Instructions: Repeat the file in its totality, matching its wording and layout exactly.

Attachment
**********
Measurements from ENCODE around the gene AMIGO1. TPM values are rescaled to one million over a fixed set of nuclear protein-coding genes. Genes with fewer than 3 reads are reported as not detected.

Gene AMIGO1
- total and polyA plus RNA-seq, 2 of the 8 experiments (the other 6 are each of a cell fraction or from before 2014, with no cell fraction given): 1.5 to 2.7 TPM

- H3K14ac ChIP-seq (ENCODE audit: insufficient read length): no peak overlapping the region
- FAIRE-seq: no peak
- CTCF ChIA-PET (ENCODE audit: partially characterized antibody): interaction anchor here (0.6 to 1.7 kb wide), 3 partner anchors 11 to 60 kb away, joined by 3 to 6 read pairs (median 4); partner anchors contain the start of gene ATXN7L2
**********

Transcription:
Measurements from ENCODE around the gene AMIGO1. TPM values are rescaled to one million over a fixed set of nuclear protein-coding genes. Genes with fewer than 3 reads are reported as not detected.

Gene AMIGO1
- total and polyA plus RNA-seq, 2 of the 8 experiments (the other 6 are each of a cell fraction or from before 2014, with no cell fraction given): 1.5 to 2.7 TPM

- H3K14ac ChIP-seq (ENCODE audit: insufficient read length): no peak overlapping the region
- FAIRE-seq: no peak
- CTCF ChIA-PET (ENCODE audit: partially characterized antibody): interaction anchor here (0.6 to 1.7 kb wide), 3 partner anchors 11 to 60 kb away, joined by 3 to 6 read pairs (median 4); partner anchors contain the start of gene ATXN7L2